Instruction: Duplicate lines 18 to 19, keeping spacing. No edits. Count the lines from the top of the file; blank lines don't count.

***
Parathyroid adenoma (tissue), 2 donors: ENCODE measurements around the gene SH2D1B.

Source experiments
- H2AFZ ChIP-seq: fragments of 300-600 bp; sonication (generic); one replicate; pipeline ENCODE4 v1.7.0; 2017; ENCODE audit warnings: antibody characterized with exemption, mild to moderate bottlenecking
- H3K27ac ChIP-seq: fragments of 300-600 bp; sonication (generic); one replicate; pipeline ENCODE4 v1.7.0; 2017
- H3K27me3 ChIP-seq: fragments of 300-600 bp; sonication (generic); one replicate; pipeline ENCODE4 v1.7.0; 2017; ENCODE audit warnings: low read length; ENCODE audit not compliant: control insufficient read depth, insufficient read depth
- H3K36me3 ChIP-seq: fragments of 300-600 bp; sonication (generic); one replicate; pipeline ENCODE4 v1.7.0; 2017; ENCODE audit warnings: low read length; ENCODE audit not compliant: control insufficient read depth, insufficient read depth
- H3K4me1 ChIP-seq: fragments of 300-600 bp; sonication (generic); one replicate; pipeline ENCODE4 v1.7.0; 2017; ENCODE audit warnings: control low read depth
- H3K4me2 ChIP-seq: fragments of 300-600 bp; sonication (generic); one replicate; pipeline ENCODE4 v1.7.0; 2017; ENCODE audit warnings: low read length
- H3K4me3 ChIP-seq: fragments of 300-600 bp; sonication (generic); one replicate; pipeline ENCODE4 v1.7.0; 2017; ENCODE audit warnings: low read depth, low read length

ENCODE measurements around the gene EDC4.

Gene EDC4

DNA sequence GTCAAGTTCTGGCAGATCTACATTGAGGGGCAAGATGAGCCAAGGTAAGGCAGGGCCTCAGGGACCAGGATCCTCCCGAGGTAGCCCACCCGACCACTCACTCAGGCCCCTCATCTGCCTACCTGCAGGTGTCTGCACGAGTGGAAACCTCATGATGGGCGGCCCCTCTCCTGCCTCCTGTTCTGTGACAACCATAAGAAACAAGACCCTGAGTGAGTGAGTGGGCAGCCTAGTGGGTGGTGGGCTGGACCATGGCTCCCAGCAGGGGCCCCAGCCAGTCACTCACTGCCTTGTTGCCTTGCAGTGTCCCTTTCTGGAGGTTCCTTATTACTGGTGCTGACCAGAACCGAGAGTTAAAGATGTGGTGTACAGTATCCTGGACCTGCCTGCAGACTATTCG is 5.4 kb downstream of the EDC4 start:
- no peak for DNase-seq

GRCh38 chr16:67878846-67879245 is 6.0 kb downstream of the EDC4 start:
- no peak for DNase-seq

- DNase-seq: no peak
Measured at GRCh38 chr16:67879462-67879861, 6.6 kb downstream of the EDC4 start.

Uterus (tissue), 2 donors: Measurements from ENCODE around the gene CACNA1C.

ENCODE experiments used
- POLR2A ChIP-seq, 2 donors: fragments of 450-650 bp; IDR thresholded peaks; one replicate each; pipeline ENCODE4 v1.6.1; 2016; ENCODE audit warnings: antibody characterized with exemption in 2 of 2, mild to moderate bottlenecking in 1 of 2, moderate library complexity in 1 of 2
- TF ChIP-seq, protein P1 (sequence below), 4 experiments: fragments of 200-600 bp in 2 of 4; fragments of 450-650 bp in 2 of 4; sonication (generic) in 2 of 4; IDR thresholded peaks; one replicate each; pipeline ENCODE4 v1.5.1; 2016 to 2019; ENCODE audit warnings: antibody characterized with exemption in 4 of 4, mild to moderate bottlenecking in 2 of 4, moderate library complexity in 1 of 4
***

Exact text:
Uterus (tissue), 2 donors: Measurements from ENCODE around the gene CACNA1C.

ENCODE experiments used